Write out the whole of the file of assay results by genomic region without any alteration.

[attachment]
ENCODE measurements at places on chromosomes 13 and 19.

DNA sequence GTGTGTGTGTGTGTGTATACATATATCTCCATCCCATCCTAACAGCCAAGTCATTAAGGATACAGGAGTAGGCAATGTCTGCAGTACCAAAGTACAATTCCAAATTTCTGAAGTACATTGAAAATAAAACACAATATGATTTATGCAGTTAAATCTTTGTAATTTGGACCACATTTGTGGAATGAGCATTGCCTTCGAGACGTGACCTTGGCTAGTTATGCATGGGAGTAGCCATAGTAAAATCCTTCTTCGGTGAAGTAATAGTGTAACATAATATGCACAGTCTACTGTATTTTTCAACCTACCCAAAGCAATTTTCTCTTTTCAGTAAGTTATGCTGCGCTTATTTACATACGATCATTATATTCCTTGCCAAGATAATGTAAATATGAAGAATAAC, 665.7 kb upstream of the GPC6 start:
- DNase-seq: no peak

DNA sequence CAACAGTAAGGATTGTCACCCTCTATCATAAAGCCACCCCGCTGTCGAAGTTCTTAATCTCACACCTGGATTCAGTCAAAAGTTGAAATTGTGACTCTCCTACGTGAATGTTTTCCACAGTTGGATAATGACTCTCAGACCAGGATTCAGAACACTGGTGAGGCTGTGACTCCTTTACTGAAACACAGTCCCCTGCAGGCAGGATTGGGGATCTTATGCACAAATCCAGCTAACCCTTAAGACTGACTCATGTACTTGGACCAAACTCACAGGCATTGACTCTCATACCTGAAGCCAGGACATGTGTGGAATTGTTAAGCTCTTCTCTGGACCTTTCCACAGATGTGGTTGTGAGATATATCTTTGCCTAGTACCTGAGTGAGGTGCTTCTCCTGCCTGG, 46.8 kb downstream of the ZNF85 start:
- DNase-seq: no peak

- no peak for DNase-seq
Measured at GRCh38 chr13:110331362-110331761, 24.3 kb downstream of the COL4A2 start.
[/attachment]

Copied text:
ENCODE measurements at places on chromosomes 13 and 19.

DNA sequence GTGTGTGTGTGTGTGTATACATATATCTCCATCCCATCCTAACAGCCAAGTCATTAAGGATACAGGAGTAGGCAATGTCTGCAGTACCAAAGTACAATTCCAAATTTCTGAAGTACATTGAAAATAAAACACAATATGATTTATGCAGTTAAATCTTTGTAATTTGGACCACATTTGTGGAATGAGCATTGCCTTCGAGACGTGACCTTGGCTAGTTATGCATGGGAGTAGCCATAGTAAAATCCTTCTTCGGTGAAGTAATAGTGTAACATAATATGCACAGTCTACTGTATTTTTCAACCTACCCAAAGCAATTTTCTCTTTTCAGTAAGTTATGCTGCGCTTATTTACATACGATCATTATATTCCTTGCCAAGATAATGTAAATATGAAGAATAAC, 665.7 kb upstream of the GPC6 start:
- DNase-seq: no peak

DNA sequence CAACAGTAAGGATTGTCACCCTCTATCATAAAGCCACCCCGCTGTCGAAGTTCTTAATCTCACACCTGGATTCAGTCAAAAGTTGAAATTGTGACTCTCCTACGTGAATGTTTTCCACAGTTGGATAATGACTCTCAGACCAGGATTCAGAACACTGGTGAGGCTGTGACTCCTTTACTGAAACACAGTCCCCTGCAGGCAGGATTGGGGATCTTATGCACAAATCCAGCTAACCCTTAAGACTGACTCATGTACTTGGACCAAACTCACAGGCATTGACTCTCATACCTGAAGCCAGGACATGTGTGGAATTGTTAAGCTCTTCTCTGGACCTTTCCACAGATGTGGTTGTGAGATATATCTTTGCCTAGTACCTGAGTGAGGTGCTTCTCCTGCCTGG, 46.8 kb downstream of the ZNF85 start:
- DNase-seq: no peak

- no peak for DNase-seq
Measured at GRCh38 chr13:110331362-110331761, 24.3 kb downstream of the COL4A2 start.